You are on page 1of 3

Ethnic Foods market in United States.

Overview
An ethnic market is a group of consumers that share a common cultural
background. Many times an ethnic market has a distinctive geographic area.
Ethnic food sales are being driven by the growing diverse population, a
resurgence in cooking and product innovation. Sales of U.S. ethnic foods,
including fresh produce, are estimated to reach $2.7 billion in 2015.

The U.S. population is older, wealthier, more educated and more ethnically
diverse than ever before. The Economic Research Service has identified three
general demographic trends expected to shape future U.S. food markets: more
diversity, more mature consumers and U.S. population growth.

Latino Population
The largest and fastest-growing consumer segment of the U.S. population is the
50.5 million Latino population, according to April 1, 2010, estimates by the U.S.
Census Bureau. Blacks accounted for the second largest minority group at 42
million followed by Asians at 17.3 million. American Indian and Alaska natives
had a population of 5.2 million. Native Hawaiians and other Pacific islanders
numbered 1.2 million.

The Latino population is projected to grow to an estimated 133 million people by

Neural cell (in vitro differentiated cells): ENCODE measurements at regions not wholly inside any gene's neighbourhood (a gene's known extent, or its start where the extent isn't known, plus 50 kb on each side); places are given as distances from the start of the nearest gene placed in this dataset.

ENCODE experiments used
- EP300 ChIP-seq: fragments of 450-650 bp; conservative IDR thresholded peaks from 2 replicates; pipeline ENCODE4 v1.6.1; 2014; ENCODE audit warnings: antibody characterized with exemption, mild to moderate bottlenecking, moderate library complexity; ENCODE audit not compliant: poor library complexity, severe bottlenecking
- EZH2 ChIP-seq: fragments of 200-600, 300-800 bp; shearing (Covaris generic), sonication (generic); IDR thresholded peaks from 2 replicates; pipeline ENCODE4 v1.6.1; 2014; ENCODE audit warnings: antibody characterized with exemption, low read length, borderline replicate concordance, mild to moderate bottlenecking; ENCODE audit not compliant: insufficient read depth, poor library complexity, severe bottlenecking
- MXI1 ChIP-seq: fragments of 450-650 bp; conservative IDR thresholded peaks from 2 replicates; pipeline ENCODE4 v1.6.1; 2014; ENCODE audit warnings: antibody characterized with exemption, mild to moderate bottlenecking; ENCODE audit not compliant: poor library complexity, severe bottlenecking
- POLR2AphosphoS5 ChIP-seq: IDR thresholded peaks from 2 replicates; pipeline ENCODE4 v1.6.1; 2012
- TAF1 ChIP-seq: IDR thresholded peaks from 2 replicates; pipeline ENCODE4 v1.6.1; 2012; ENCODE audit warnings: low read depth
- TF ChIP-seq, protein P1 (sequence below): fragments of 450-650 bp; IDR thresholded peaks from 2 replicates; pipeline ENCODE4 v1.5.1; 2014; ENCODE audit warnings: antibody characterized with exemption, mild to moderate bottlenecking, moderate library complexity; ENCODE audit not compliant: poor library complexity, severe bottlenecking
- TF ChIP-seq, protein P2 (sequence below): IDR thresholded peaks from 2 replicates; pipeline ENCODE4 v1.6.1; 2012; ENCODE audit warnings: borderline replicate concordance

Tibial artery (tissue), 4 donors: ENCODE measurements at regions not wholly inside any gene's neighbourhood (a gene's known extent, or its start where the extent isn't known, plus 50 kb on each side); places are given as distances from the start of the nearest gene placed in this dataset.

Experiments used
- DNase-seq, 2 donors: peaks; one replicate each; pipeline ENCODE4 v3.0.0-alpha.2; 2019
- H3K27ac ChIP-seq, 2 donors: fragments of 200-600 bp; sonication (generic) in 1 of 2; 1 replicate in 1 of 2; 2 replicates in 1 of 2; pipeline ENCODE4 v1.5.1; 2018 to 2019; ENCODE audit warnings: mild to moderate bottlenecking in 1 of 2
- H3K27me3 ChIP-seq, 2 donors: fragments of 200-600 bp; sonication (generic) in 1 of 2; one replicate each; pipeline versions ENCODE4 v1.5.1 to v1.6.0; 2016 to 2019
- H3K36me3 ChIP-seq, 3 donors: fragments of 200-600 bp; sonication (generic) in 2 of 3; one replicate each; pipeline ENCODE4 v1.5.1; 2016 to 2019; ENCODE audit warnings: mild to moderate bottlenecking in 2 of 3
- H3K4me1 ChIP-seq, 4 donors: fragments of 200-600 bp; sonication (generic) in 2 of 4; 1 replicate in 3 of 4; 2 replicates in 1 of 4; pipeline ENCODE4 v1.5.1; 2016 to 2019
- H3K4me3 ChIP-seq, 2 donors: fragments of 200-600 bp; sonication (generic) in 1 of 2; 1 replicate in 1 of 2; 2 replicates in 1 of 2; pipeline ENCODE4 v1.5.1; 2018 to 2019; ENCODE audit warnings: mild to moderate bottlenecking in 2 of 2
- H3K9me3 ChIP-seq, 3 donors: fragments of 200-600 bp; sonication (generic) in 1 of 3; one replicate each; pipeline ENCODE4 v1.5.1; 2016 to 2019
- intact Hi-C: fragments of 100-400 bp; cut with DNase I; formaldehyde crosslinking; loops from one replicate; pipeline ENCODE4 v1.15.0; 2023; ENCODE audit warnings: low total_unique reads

2050, according to the Census Bureau. The Black population is projected to reach
more than 65 million in 2050.

According to the Census Bureau, 63 percent of Latino-origin people have a


Mexican background. Others can trace their roots to Puerto Rico, Cuba,
Dominican Republic, Central and South America.

Consumers with Mexican heritage are accustomed to a diet rich in complex


carbohydrates. This includes corn and corn products, beans, rice and breads.
Proteins include beans, eggs, fish and shellfish, beef, pork, poultry and goat.
Because frying is a common cooking method, the Mexican diet tends to be
higher in fat.

U.S. consumers of Mexican descent eat the largest amount of dry beans, about
34 pounds per capita, compared to non-Latino whites (6 pounds per capita). The

type of bean depends on the culture. Cubans, Southern Mexicans, Central


Americans and Venezuelans use black beans. Northern Mexicans, Dominicans
and Puerto Ricans prefer pinto or pinta beans. Cubans, Central South Americans
and Hispanic Caribbeans use red kidney beans. Dominicans and Puerto Ricans
also use pigeon peas. Venezuelans and Brazilians use chickpeas or garbanzo
beans.

Latino foods are not always spicy. Oregano, tomato, garlic and black pepper are
used to flavor foods by cooks from Cuba, Puerto Rico and the Dominican
Republic. If chilies are used, they are usually mild.

Spending or buying power is defined as the total personal after-tax income of


residents for spending on everything. It does not include borrowed money nor
money saved in previous years. The Selig Center for Economic Growth at the
University of Georgia has tracked spending and population trends since 1990.

The buying power of Hispanics in 2009 was $978 billion, according to the Selig
Center, higher than the African-American population. Hispanic buying power is